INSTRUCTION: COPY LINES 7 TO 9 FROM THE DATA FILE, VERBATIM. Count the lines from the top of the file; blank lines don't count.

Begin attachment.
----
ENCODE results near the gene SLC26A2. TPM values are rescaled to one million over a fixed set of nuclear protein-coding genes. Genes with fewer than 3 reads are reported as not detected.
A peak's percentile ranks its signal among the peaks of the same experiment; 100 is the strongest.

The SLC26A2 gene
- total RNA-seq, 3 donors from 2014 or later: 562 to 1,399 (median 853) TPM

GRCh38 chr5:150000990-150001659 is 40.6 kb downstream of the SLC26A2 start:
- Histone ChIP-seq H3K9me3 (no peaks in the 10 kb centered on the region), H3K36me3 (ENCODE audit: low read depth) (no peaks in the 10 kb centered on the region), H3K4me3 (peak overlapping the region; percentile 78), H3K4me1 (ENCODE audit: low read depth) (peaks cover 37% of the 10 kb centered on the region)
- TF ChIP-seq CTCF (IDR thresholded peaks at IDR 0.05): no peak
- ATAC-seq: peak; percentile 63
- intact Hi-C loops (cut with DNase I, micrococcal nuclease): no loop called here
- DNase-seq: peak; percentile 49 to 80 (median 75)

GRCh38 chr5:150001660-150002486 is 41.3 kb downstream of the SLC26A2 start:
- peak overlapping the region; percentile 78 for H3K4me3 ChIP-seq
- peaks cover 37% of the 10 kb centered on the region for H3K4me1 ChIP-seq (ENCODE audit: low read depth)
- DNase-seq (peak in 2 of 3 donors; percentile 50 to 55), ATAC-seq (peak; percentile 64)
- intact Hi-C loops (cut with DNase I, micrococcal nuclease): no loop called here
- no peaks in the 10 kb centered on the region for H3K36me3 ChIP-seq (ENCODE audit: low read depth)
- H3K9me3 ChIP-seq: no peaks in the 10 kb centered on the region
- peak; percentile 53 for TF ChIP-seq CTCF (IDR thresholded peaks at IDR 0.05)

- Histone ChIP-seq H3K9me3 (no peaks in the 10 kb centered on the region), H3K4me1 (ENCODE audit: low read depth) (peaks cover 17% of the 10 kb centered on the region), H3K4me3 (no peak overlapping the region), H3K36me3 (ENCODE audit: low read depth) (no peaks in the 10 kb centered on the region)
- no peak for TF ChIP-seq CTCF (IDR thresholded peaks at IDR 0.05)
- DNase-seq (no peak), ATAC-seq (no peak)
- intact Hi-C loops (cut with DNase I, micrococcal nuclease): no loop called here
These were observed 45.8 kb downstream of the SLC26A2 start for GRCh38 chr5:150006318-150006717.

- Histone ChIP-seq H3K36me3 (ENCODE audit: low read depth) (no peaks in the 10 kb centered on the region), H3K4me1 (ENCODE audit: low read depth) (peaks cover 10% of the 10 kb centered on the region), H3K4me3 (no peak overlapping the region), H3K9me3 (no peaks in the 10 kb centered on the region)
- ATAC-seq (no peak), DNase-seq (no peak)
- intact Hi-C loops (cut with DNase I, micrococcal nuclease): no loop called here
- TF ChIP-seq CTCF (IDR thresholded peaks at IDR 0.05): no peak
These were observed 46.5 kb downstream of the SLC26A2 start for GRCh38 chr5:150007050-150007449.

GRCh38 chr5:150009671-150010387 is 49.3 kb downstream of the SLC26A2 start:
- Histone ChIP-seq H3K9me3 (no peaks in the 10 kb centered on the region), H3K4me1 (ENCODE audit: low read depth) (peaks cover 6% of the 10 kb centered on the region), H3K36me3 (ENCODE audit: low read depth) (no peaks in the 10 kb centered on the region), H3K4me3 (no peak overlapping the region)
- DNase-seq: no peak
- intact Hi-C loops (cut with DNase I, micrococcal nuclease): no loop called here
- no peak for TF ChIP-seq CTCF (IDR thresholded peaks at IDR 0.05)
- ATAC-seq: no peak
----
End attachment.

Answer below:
- TF ChIP-seq CTCF (IDR thresholded peaks at IDR 0.05): no peak
- ATAC-seq: peak; percentile 63
- intact Hi-C loops (cut with DNase I, micrococcal nuclease): no loop called here